background preloader

Connected Learning: 'ESSENCE'

Connected Learning: 'ESSENCE'

http://vimeo.com/37639766

Related:  self blend

What is Connected Learning Ninth-grader Charles Raben has seen first-hand that by connecting the many spheres of his life -- peers, interests and academic pursuits -- new learning experiences can and will present themselves in both organized and unstructured ways. In the summer of 2012, Charles utilized his photography skills and the petition website Change.org to capture and share the story of Jerry Delakas, a longtime local newsstand operator who was in danger of losing his New York City license over a technicality. "I wanted to have that experience of creating change myself."

Connectivism: A Learning Theory for the Digital Age Connectivism: A Learning Theory for the Digital Age December 12, 2004 George Siemens Update (April 5, 2005): I've added a website to explore this concept at www.connectivism.ca Introduction Connected Learning Principles We are living in a historical moment of transformation and realignment in the creation and sharing of knowledge, in social, political and economic life, and in global connectedness. There is wide agreement that we need new models of education suited to this historic moment, and not simply new models of schooling, but entirely new visions of learning better suited to the increasing complexity, connectivity, and velocity of our new knowledge society. Fortunately, we are also able to harness the same technologies and social processes that have powered these transformations in order to provide the next generation with learning experiences that open doors to academic achievement, economic opportunity, and civic engagement. What would it mean to think of education as a responsibility of a distributed network of people and institutions, including schools, libraries, museums and online communities?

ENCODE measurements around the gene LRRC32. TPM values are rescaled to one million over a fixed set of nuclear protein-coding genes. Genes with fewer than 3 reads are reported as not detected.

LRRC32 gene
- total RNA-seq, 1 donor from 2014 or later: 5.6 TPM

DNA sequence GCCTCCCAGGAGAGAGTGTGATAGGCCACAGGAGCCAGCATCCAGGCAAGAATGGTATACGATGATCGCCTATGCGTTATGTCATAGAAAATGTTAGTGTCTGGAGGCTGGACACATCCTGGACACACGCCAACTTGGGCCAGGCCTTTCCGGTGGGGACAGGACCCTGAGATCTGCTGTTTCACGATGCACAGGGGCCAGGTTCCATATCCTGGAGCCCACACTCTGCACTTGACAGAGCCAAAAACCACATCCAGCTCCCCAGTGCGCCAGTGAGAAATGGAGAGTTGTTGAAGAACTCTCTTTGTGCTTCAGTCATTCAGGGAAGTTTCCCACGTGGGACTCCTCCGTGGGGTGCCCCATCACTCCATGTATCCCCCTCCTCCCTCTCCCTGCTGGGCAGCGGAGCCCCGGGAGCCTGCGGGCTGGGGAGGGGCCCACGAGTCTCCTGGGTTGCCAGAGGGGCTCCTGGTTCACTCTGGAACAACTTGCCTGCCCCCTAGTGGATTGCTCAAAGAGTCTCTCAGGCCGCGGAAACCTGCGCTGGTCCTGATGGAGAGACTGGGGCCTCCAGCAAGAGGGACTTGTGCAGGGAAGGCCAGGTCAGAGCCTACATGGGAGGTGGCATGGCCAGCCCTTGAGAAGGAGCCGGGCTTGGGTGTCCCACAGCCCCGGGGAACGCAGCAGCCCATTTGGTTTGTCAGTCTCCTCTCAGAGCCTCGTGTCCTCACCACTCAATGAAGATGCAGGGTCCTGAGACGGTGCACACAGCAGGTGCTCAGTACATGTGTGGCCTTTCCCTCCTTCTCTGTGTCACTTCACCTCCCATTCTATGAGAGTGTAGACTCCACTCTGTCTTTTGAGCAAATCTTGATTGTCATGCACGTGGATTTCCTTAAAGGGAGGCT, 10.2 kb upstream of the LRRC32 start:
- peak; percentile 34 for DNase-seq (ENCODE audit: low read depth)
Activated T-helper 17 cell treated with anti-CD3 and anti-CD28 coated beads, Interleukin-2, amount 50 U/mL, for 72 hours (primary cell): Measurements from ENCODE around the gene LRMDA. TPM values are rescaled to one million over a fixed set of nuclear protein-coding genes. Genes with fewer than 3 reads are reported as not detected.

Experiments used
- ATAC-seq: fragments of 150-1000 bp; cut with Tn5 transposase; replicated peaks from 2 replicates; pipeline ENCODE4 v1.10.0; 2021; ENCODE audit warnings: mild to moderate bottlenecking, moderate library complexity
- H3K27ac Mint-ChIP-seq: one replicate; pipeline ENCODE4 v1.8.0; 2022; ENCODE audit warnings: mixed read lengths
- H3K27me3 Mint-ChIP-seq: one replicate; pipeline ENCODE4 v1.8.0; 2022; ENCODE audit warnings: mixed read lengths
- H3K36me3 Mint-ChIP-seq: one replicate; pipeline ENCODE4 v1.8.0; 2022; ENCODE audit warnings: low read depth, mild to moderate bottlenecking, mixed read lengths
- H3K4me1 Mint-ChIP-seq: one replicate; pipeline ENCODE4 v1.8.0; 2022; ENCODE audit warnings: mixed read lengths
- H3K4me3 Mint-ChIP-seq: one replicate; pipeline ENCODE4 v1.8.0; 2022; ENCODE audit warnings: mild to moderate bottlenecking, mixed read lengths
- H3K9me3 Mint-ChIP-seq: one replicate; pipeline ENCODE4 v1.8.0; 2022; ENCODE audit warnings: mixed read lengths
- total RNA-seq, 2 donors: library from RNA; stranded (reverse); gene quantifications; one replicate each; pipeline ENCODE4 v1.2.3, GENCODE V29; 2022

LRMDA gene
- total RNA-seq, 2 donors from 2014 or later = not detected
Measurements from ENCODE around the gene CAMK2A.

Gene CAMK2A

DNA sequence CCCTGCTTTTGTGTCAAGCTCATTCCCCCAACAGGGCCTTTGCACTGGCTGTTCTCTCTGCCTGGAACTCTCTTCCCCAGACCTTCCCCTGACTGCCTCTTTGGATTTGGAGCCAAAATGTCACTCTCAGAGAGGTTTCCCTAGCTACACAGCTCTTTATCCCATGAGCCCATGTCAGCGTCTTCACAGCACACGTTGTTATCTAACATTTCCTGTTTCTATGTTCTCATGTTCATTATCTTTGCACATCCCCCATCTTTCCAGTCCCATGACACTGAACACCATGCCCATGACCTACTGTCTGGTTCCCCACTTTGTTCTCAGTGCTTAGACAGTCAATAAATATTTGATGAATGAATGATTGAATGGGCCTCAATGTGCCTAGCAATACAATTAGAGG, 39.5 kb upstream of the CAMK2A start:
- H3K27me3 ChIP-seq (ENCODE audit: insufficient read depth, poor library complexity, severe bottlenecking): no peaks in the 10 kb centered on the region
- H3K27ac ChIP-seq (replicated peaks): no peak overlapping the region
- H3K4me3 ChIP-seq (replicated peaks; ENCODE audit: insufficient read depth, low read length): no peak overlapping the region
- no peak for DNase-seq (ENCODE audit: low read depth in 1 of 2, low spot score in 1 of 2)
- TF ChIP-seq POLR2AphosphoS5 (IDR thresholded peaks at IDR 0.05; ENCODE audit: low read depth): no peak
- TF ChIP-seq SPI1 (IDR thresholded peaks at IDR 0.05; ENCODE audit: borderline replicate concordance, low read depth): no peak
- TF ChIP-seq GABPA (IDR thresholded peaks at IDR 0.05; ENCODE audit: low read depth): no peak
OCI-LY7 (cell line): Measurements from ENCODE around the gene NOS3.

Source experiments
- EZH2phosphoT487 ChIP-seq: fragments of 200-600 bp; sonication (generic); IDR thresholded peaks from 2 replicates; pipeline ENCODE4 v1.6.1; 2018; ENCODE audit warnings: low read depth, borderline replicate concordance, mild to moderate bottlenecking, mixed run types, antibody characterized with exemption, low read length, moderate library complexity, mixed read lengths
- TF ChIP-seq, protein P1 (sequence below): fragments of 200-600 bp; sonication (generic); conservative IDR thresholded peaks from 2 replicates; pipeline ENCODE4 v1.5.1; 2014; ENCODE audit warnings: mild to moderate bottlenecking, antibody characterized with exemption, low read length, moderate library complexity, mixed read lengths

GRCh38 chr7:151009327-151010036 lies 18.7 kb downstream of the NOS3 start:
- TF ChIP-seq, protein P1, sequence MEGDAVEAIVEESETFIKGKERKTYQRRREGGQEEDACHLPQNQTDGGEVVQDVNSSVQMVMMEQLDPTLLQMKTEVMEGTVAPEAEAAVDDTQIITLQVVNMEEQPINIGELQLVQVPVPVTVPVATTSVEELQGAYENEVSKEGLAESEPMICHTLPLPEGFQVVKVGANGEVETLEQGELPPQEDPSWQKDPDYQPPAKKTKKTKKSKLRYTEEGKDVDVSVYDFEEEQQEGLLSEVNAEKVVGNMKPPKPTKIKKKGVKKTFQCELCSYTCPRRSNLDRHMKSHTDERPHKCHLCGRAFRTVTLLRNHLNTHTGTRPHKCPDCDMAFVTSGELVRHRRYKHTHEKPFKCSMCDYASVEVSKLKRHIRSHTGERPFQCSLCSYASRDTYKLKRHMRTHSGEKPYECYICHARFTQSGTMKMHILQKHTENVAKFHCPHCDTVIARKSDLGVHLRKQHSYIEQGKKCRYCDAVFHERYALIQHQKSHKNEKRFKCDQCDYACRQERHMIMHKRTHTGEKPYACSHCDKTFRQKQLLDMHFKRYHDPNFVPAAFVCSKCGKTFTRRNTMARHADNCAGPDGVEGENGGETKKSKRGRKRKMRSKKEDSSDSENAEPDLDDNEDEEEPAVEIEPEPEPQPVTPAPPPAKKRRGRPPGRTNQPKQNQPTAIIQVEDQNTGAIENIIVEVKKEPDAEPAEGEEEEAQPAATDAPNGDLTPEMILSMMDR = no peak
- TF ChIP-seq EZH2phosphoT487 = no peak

15 Internet Trends That Are Changing How We Connect 15 Internet Trends That Are Changing How We Connect by Tom Vander Ark first appeared on gettingsmart.com Mary Meeker from leading venture capital investors Kleiner Perkins presented on internet trends at Stanford last week. It’s worth reviewing. The money quote: “The magnitude of upcoming change will be stunning—we are still in spring training.” Physical Locations for the New Way of Learning - adidas In the third part about our adidas Group Learning Campus, we’ll focus on the physical campus concept. As a quick reminder: we are currently founding the adidas Group Learning Campus, our “Corporate University”, the one-stop shop for all training, learning and development offers across the adidas Group. The adidas Group Learning Campus consists of three pillars: Physical learning spaces in all locationsA virtual Learning Campus Online, a platform for collaborative, self-driven and technology-based learning that provides access to learning anywhere, anytime and on any deviceAnd, going forward, the Future Workplace, the personal workplace of each employee, where learning is fully embedded in the daily work. As much as we embrace the digital world and see huge opportunities for learning, we do believe that a combination of digital and physical learning spaces brings both worlds together in a most efficient and human-centred way. Learn more about the 70:20:10 model here: